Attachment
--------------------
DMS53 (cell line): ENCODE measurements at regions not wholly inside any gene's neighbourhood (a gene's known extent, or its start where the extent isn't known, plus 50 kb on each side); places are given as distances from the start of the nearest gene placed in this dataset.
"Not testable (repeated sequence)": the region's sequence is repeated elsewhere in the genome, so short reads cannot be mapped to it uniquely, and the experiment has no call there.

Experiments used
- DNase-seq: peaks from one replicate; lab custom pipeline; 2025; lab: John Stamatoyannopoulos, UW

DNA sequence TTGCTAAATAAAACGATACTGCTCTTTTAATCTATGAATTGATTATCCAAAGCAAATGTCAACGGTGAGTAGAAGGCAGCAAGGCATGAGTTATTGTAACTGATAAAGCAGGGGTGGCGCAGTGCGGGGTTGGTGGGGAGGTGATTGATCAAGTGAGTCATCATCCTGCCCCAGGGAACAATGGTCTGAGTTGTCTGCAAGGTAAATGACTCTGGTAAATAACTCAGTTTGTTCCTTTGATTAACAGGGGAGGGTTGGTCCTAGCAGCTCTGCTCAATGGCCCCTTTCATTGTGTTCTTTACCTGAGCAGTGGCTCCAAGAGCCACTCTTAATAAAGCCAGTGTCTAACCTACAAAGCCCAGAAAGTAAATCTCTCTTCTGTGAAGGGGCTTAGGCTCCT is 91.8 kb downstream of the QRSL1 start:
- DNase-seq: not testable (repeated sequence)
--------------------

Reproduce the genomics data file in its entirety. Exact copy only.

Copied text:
DMS53 (cell line): ENCODE measurements at regions not wholly inside any gene's neighbourhood (a gene's known extent, or its start where the extent isn't known, plus 50 kb on each side); places are given as distances from the start of the nearest gene placed in this dataset.
"Not testable (repeated sequence)": the region's sequence is repeated elsewhere in the genome, so short reads cannot be mapped to it uniquely, and the experiment has no call there.

Experiments used
- DNase-seq: peaks from one replicate; lab custom pipeline; 2025; lab: John Stamatoyannopoulos, UW

DNA sequence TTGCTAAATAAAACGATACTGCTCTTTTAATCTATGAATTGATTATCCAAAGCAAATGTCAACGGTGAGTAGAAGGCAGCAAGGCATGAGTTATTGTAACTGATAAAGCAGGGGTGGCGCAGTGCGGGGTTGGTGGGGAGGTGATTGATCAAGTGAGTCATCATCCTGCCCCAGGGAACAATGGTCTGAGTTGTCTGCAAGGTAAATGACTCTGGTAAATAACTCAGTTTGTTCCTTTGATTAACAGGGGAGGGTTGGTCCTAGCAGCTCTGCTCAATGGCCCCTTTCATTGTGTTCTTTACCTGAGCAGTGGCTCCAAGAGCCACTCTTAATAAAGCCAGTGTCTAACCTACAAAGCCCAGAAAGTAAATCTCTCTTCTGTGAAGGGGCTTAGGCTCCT is 91.8 kb downstream of the QRSL1 start:
- DNase-seq: not testable (repeated sequence)